I know that here at Scents of Self, we sometimes give Luca Turin and Tania Sanchez (the authors of Perfume: The Guide) a bit of a hard time. It’s all in good fun, of course, but I have to say that they make it fairly easy for me by always being wrong. Take their review of Superworld Unknown, which would have you believe that this fragrance is a “classical oriental descended from Emeraude.” Really? Huh. Because I could have sworn that it smelled like gummy bears. Now, that’s not necessarily a bad thing. This is a solidly three-star fragrance. But it is most certainly not classical or oriental, unless I’ve been eating the wrong kinds of gummy bears.
So what is Superworld Unknown, besides the most ridiculously named perfume since Mariah Carey’s Lollipop Bling? It’s a sweet gourmand fragrance with an absolutely beautiful orange blossom note. This is probably the most I’ve ever liked orange blossom in a perfume, which means that true orange blossom lovers should stay far away from it. I almost never like orange blossom fragrances because I usually find them entirely too syrupy. Unfortunately, this lovely orange blossom does not combine particularly well with the strong lime note that follows. There’s some nice sandalwood in the drydown. It smells a little like being in the bath bomb section of a Lush store (the bath bombs give off a lot of powder).
Like many of Lush’s Gorilla Perfume line, Superworld Unknown is sometimes pretty and sometimes merely odd. Despite the otherworldly name, I don’t find Superworld Unknown to be as evocative or transportive as some of Lush’s other fragrances. To be honest, I mostly wrote this review just so that none of you poor perfumistas would buy Superworld Unknown under the mistaken belief that it was the Second Coming of Emeraude. Oh, Luca and Tania, you crazy kids.
17 thoughts on “Lush Gorilla Perfume Superworld Unknown”
I have never had the opportunity to try vintage Emeraude, either new reformulation one.
Gummy bears… hmm, that’s interesting.
Recently while wearing Chanel n5 Eau Première, a friend of mine told me that it was like she was getting whiffs of this kind of confectionery: http://www.golopark.com/catalog/images/Lenguas%20Fresa.jpg
I haven’t tried those before, but I can’t imagine they taste much like Eau Premiere!! Other people’s noses can be so funny.
You know I lurve me some vintage Emeraude – but I was not in the LEAST interested in trying Superworld Unknown. Those crazy kids.
Haven’t had a chance to check out GeM’s candy link, but Eau Premiere is very orangey, IMO. Not that there’s anything wrong with that; I like EP – but I think both the aldehydes and the musk have a citrusy cast, which is interesting.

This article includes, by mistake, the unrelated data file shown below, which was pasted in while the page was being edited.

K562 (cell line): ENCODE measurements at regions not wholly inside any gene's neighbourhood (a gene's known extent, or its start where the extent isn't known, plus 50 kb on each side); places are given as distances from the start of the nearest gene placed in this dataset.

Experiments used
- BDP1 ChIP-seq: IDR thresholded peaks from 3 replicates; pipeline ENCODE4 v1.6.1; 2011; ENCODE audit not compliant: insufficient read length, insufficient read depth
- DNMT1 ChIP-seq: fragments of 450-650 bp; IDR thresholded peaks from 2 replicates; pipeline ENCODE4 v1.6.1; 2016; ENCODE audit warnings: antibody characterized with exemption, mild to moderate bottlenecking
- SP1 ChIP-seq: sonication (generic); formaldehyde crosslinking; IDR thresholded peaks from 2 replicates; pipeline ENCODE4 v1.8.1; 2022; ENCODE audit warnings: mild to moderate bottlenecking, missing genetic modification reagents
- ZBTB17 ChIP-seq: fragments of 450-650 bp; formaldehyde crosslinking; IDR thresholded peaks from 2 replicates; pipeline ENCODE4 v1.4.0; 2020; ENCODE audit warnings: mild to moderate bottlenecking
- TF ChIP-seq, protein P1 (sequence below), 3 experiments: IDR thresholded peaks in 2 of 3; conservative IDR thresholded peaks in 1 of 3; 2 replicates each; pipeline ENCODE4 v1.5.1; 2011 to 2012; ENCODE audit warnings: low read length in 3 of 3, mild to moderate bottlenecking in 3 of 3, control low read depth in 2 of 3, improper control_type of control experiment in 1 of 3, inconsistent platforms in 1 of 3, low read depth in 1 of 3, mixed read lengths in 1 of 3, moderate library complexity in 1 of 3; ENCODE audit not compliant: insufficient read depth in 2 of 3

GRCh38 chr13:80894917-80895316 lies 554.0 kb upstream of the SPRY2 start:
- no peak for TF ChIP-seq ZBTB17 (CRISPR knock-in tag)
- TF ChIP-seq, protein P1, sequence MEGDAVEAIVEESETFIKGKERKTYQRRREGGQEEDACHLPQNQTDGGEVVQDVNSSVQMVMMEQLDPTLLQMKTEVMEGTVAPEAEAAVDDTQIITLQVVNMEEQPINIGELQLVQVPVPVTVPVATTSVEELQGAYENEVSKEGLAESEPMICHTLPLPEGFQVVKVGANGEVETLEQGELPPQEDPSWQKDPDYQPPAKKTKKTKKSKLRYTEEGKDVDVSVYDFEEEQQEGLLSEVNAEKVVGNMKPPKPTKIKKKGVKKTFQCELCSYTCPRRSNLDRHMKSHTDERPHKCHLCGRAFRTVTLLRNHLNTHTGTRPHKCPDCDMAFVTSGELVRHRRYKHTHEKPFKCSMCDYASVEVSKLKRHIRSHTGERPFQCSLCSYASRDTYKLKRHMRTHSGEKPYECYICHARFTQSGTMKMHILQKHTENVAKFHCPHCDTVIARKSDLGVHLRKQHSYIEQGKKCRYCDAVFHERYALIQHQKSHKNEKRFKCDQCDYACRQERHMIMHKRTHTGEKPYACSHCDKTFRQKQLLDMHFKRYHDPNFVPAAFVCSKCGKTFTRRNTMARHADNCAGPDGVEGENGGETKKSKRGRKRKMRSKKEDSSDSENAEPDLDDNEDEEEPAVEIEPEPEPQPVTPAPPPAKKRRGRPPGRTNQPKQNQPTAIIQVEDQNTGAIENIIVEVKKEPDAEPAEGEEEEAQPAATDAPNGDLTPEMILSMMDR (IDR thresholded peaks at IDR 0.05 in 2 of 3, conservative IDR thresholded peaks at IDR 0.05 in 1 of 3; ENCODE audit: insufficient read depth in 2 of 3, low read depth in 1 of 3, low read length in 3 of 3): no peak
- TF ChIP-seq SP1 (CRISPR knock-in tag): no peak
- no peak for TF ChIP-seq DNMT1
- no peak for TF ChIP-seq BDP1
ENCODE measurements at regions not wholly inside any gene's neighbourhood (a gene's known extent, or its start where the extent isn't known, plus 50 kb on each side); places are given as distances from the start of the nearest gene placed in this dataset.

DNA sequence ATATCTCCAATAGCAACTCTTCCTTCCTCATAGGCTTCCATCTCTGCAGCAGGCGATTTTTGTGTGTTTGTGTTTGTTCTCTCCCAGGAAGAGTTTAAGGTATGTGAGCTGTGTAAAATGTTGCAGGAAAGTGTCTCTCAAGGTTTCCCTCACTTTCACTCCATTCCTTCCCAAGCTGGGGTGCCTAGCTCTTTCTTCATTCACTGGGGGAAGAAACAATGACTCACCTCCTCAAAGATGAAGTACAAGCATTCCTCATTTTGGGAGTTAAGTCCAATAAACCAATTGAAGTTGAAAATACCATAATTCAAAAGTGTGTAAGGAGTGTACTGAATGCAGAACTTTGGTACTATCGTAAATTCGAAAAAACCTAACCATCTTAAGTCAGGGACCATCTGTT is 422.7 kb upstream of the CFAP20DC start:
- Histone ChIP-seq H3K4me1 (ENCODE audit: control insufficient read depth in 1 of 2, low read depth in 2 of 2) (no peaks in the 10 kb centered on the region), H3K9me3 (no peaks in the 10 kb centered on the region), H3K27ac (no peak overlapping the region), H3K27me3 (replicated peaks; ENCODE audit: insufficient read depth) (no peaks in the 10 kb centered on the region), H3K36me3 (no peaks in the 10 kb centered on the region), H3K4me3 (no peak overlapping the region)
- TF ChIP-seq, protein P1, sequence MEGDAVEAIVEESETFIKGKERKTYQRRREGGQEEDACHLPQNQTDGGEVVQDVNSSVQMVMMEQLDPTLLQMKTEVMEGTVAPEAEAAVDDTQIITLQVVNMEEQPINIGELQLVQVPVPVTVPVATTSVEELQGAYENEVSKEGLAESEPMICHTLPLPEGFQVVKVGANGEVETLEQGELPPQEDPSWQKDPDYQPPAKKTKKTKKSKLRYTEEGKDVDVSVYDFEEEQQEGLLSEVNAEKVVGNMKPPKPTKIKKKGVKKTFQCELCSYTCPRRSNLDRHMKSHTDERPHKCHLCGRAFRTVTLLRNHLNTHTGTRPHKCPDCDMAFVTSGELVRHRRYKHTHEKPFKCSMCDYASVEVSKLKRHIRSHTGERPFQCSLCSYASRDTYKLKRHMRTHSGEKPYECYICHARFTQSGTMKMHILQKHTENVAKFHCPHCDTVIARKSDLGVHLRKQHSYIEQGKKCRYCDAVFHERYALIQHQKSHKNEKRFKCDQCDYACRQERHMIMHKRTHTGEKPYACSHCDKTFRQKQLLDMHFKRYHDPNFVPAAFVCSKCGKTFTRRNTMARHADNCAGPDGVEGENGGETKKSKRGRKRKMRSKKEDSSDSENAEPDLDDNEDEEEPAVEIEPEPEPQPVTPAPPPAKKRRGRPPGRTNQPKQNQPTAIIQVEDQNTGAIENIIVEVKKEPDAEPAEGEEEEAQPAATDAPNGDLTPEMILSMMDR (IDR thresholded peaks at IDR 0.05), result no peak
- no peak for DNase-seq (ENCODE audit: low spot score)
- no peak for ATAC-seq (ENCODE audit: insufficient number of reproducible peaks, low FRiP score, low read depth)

Oh. Those candies are not orange. Oh, well.
Awww, you tried to make it work! I suspected that you of all people would not be pleased by the Emeraude comparison, Mals.
I love Superworld Unknown! Whenever I wear it my brain puts “limecottoncandyseaairbeach” on repeat. It’s just interesting to see how the perfumes work so differently on everyone. On my Imogen Rose smells of lovely roses and ambrette, while on a co-worker it smells like straight up baby powder.
No where at all do I get Emeraude…old or new. (I had to go and read their entry after reading your review.) Part of me wonders if this version of Superworld Unknown has gone through any reformulation since its B Never Busy to Be Beautiful days.
A fan speaks!!! Thank you for your description of Imogen Rose, now I’ll have to try it. It’s certainly possible that Superworld Unknown has been reformulated (and if it has, it sounds like I would have liked the first version better!), but there are quite a few LT and TS reviews that make me wonder if they even smelled the perfume at all.
I mean, after Superworld Unknown, my favorite of the bunch was Ladyboy…then The Smell of Weather Turning. I’m a bit all over the place! 🙂
I’ve also given Ladyboy the nickname Porcelain after Kurt Hummel in Glee. I accidentally called it Porcelain to a customer, then had to explain…
I love Kurt. Ladyboy, on the other hand, sounds so… bizarre… from the notes description that I can’t imagine I’d like it.
I think Kurt would ROCK some Iris Poudre. Or maybe a tuberose. Or Portrait of a Lady.
Gummy bears!! *loves it because it is true* Want one? They’ve been in my pocket awhile, so they’re nice and warm… 😀
Om nom nomz!!! 🙂
I am getting lime, basil and mandarin Opal Fruit. Am I imagining the basil? Actually, it could well be the “seaairbeach” accord Kathleen mentions.
It’s not unknown – it’s familiar and chewy!
Maybe the Coty re-creation of original Emeraude that Luca and Tania sniffed at the Coty 100th anniversary party smelled like gummy bears.
Maybe original early 1900s Emeraude had a gummy bear top note that has decayed in all extant bottles. All this time, we’ve been missing the glorious gummy bear note.
I hope you can tell I’m joking.
Francois Coty frigging loved gummy bears. True story!
You saying you dont like lollipop bling?
I love Superworld Unknown – has some of my favourite-in-the-world smells tied up in it: the smell of fresh-cut limes and that salty, unfettered, wide-open-spaces smell you get when you know the beach is right around the next bend but you can’t quite see the water. And then there is that touch of sugary caramel. Mouthwatering! It reminds me of childhood summers I think, of going to the beach with my cousins then getting hungry and mooching along to the corner shop (or dairy, as we called it in NZ) and tucking into a lemonade iceblock while still all salty from swimming. It’s definitely my go-to perfume if I need to remember that summery, free, without a care feeling; great for this UK summer that isn’t.
As for the name – is due to it being inspired by the Swedish singer Karin Park. She has a song called Superworldunknown…
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